Govt sitting on army proposal to replace sahayaks

Soldiers taking to social media to air their grievances

Govt sitting on army proposal to replace sahayaks
For over six months, the defence ministry has been sitting on an army proposal to replace the sahayaks (orderlies) in close to 170 peace stations. Many soldiers are taking to social media to air their grievances. The proposition was first made to the defence ministry in May 2016. Subsequently, the ministry sought clarification from the army headquarters, which in turn responded to the queries in September 2016. Since then, the ministry has been silent.

In the last six months, several soldiers have used the social media to let out their frustration for doing this odd job, leading army chief General Bipin Rawat to create a new grievance redressal system. The ministry also said in Parliament that soldiers are not to be used as sahayaks for menial jobs. This is the second proposal from the army to replace the sahayaks with non-combatants.

The previous proposal was rejected by the defence ministry because it involved an additional expenditure of Rs 178.2 crore on account of pay and allowances of these non-combatants, sources told DH. The move to replace the sahayak as a batman in the officer’s house began way back in March 2012 when the Parliamentary Standing Committee had presented a reports on the increasing psychological stress within the armed forces. The Indian Army Training Command, Shimla, had later looked into the problem.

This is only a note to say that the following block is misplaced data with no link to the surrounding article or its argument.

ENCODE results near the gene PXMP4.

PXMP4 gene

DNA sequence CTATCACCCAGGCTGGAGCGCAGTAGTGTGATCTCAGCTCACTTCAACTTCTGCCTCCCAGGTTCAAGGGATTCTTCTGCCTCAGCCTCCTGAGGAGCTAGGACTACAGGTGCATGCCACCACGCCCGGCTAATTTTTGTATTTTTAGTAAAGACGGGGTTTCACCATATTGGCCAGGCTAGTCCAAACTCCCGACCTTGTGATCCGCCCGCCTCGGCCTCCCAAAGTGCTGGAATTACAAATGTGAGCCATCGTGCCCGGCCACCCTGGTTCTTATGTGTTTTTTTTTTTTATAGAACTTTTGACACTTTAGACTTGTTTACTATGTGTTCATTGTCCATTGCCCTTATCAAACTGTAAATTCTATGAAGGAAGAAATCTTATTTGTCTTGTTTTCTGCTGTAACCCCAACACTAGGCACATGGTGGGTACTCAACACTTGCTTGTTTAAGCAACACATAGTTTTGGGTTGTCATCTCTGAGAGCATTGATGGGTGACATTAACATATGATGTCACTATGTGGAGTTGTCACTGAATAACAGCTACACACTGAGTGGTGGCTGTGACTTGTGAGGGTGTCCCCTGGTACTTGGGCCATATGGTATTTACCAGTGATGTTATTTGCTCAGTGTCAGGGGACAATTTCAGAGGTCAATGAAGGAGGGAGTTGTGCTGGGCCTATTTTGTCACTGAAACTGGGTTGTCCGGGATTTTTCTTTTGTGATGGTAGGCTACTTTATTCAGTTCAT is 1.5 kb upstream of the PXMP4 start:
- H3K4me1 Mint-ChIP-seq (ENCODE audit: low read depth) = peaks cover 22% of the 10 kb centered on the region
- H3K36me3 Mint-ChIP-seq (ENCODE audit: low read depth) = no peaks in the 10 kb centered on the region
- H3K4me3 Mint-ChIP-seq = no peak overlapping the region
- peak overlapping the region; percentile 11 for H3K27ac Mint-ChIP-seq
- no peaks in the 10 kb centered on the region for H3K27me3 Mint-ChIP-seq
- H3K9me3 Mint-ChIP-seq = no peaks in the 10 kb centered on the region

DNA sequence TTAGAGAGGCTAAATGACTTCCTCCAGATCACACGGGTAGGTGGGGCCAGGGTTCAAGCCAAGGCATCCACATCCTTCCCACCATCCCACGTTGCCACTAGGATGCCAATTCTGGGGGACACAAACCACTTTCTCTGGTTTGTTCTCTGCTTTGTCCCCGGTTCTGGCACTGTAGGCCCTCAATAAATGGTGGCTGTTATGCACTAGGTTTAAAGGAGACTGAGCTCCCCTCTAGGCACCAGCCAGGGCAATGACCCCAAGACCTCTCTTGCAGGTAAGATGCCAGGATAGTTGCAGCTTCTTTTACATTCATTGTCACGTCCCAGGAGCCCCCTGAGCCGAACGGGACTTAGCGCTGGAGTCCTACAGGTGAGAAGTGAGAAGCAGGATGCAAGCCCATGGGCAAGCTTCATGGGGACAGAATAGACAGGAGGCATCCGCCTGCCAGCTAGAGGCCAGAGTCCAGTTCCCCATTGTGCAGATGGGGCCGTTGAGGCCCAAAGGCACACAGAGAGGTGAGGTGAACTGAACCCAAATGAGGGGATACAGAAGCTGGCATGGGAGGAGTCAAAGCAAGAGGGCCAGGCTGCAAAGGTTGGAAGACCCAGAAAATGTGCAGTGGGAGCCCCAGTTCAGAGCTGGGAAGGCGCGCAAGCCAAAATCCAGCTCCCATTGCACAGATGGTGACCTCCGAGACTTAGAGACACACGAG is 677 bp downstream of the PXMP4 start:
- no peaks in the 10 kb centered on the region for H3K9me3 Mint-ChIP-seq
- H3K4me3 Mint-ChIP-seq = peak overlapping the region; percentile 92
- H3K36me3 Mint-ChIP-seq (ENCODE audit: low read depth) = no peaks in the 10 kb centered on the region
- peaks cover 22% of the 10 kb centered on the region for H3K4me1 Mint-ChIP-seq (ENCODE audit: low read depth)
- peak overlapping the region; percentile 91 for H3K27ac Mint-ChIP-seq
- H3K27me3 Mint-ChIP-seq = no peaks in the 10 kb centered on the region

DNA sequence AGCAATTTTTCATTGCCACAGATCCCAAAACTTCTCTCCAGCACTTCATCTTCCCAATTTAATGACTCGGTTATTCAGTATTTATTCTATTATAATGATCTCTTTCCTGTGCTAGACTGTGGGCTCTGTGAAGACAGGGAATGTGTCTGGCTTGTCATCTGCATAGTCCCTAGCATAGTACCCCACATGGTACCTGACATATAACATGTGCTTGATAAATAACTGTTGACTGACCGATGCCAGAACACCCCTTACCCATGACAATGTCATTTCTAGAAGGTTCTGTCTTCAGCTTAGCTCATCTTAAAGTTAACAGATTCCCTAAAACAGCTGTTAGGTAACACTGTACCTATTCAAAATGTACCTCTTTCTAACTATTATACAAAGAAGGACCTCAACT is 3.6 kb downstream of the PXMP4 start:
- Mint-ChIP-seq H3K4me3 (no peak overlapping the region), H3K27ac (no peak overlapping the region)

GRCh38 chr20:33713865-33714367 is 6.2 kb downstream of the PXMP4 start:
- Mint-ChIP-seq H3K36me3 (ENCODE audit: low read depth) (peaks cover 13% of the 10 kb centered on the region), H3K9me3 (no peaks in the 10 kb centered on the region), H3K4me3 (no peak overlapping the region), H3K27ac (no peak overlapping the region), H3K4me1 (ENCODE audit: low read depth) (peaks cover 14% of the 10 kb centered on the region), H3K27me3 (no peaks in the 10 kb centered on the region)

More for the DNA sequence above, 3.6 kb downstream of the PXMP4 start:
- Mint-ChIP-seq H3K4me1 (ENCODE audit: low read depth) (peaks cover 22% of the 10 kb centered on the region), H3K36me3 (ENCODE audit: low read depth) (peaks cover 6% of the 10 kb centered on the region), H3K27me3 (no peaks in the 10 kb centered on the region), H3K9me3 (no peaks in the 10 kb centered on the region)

It was also discussed at the Army Commanders Conference before the proposition was forwarded to the defence ministry. But as it involved additional cost, the defence ministry had turned down the idea and asked the army to work out another scheme without any additional financial burden. According to the proposal, the sahayaks in the field stations would be replaced by  non-combat enrolled personnel.

They would draw their pay from the internal army fund and would be a part of the unit. But they would not be part of the combat force. The system was already in force in the Indian Air Force. Even the army used to have a similar structure several decades ago, sources said.

“Exhaustive instructions were issued from time to time stressing on the need to ensure that under no circumstances are sahayaks, being combatant soldiers, to be employed on menial tasks, which are not in conformity with the dignity and self respect of a soldier,” Subhash Bhamre, the minister of state for defence said the Parliament last week.

The sahayaks are combatant soldiers and provide support to officers and junior commissioned officers in the army when serving with war establishments.

Liked the story?

  • 0

    Happy
  • 0

    Amused
  • 0

    Sad
  • 0

    Frustrated
  • 0

    Angry